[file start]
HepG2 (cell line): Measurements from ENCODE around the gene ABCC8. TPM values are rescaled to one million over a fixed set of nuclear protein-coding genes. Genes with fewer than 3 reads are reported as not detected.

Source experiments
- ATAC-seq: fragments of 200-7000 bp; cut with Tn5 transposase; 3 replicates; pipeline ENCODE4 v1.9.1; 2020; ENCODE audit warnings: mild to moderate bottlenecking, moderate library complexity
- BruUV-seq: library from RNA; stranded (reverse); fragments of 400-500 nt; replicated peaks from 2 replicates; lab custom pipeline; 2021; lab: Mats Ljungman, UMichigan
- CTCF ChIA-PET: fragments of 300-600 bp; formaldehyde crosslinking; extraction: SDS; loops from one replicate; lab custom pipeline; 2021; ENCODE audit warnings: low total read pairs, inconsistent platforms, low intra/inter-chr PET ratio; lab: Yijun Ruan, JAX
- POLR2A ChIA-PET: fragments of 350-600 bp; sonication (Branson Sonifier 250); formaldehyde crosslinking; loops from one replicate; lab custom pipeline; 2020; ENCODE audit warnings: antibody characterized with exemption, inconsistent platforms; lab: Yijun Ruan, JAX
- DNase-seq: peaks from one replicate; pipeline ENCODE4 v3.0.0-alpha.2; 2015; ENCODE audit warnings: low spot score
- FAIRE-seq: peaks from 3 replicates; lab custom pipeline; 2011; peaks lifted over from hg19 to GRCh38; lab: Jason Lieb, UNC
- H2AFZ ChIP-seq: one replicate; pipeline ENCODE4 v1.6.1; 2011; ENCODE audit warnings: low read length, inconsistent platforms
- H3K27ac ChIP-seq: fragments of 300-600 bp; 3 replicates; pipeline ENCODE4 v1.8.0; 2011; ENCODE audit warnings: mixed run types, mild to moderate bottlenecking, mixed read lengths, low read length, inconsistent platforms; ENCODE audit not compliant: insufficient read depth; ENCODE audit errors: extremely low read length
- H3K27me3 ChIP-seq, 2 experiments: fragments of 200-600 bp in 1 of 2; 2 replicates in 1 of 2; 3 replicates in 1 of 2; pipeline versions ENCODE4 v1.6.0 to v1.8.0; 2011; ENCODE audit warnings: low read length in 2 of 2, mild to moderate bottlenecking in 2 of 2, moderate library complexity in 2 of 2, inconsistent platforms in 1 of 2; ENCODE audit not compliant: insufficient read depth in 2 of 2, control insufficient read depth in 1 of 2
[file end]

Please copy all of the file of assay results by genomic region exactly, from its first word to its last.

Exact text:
HepG2 (cell line): Measurements from ENCODE around the gene ABCC8. TPM values are rescaled to one million over a fixed set of nuclear protein-coding genes. Genes with fewer than 3 reads are reported as not detected.

Source experiments
- ATAC-seq: fragments of 200-7000 bp; cut with Tn5 transposase; 3 replicates; pipeline ENCODE4 v1.9.1; 2020; ENCODE audit warnings: mild to moderate bottlenecking, moderate library complexity
- BruUV-seq: library from RNA; stranded (reverse); fragments of 400-500 nt; replicated peaks from 2 replicates; lab custom pipeline; 2021; lab: Mats Ljungman, UMichigan
- CTCF ChIA-PET: fragments of 300-600 bp; formaldehyde crosslinking; extraction: SDS; loops from one replicate; lab custom pipeline; 2021; ENCODE audit warnings: low total read pairs, inconsistent platforms, low intra/inter-chr PET ratio; lab: Yijun Ruan, JAX
- POLR2A ChIA-PET: fragments of 350-600 bp; sonication (Branson Sonifier 250); formaldehyde crosslinking; loops from one replicate; lab custom pipeline; 2020; ENCODE audit warnings: antibody characterized with exemption, inconsistent platforms; lab: Yijun Ruan, JAX
- DNase-seq: peaks from one replicate; pipeline ENCODE4 v3.0.0-alpha.2; 2015; ENCODE audit warnings: low spot score
- FAIRE-seq: peaks from 3 replicates; lab custom pipeline; 2011; peaks lifted over from hg19 to GRCh38; lab: Jason Lieb, UNC
- H2AFZ ChIP-seq: one replicate; pipeline ENCODE4 v1.6.1; 2011; ENCODE audit warnings: low read length, inconsistent platforms
- H3K27ac ChIP-seq: fragments of 300-600 bp; 3 replicates; pipeline ENCODE4 v1.8.0; 2011; ENCODE audit warnings: mixed run types, mild to moderate bottlenecking, mixed read lengths, low read length, inconsistent platforms; ENCODE audit not compliant: insufficient read depth; ENCODE audit errors: extremely low read length
- H3K27me3 ChIP-seq, 2 experiments: fragments of 200-600 bp in 1 of 2; 2 replicates in 1 of 2; 3 replicates in 1 of 2; pipeline versions ENCODE4 v1.6.0 to v1.8.0; 2011; ENCODE audit warnings: low read length in 2 of 2, mild to moderate bottlenecking in 2 of 2, moderate library complexity in 2 of 2, inconsistent platforms in 1 of 2; ENCODE audit not compliant: insufficient read depth in 2 of 2, control insufficient read depth in 1 of 2